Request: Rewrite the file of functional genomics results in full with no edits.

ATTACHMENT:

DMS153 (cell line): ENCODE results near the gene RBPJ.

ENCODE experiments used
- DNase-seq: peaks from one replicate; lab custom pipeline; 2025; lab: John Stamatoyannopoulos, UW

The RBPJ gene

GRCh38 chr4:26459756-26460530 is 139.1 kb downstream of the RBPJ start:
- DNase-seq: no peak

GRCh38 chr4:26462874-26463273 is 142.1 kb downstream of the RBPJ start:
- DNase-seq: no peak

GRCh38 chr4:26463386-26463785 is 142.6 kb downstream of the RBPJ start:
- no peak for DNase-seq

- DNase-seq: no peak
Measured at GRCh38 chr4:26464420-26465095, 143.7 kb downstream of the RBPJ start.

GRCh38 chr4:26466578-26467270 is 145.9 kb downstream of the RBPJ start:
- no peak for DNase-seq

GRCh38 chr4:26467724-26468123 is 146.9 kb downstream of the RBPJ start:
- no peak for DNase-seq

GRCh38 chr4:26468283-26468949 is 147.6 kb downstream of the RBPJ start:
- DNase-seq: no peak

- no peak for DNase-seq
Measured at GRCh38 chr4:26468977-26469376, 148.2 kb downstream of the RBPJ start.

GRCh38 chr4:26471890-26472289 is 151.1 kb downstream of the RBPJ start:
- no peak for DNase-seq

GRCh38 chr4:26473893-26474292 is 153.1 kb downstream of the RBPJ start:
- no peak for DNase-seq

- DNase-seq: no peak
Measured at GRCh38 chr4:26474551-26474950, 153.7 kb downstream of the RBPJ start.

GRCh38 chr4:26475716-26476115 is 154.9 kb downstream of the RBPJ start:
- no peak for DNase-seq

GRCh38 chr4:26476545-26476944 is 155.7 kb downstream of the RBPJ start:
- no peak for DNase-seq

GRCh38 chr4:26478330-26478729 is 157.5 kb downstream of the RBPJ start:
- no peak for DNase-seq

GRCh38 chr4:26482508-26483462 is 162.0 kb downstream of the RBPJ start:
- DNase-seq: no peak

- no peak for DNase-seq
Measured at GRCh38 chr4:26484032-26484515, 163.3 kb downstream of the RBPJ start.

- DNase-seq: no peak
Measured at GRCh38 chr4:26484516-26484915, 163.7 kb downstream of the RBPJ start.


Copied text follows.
DMS153 (cell line): ENCODE results near the gene RBPJ.

ENCODE experiments used
- DNase-seq: peaks from one replicate; lab custom pipeline; 2025; lab: John Stamatoyannopoulos, UW

The RBPJ gene

GRCh38 chr4:26459756-26460530 is 139.1 kb downstream of the RBPJ start:
- DNase-seq: no peak

GRCh38 chr4:26462874-26463273 is 142.1 kb downstream of the RBPJ start:
- DNase-seq: no peak

GRCh38 chr4:26463386-26463785 is 142.6 kb downstream of the RBPJ start:
- no peak for DNase-seq

- DNase-seq: no peak
Measured at GRCh38 chr4:26464420-26465095, 143.7 kb downstream of the RBPJ start.

GRCh38 chr4:26466578-26467270 is 145.9 kb downstream of the RBPJ start:
- no peak for DNase-seq

GRCh38 chr4:26467724-26468123 is 146.9 kb downstream of the RBPJ start:
- no peak for DNase-seq

GRCh38 chr4:26468283-26468949 is 147.6 kb downstream of the RBPJ start:
- DNase-seq: no peak

- no peak for DNase-seq
Measured at GRCh38 chr4:26468977-26469376, 148.2 kb downstream of the RBPJ start.

GRCh38 chr4:26471890-26472289 is 151.1 kb downstream of the RBPJ start:
- no peak for DNase-seq

GRCh38 chr4:26473893-26474292 is 153.1 kb downstream of the RBPJ start:
- no peak for DNase-seq

- DNase-seq: no peak
Measured at GRCh38 chr4:26474551-26474950, 153.7 kb downstream of the RBPJ start.

GRCh38 chr4:26475716-26476115 is 154.9 kb downstream of the RBPJ start:
- no peak for DNase-seq

GRCh38 chr4:26476545-26476944 is 155.7 kb downstream of the RBPJ start:
- no peak for DNase-seq

GRCh38 chr4:26478330-26478729 is 157.5 kb downstream of the RBPJ start:
- no peak for DNase-seq

GRCh38 chr4:26482508-26483462 is 162.0 kb downstream of the RBPJ start:
- DNase-seq: no peak

- no peak for DNase-seq
Measured at GRCh38 chr4:26484032-26484515, 163.3 kb downstream of the RBPJ start.

- DNase-seq: no peak
Measured at GRCh38 chr4:26484516-26484915, 163.7 kb downstream of the RBPJ start.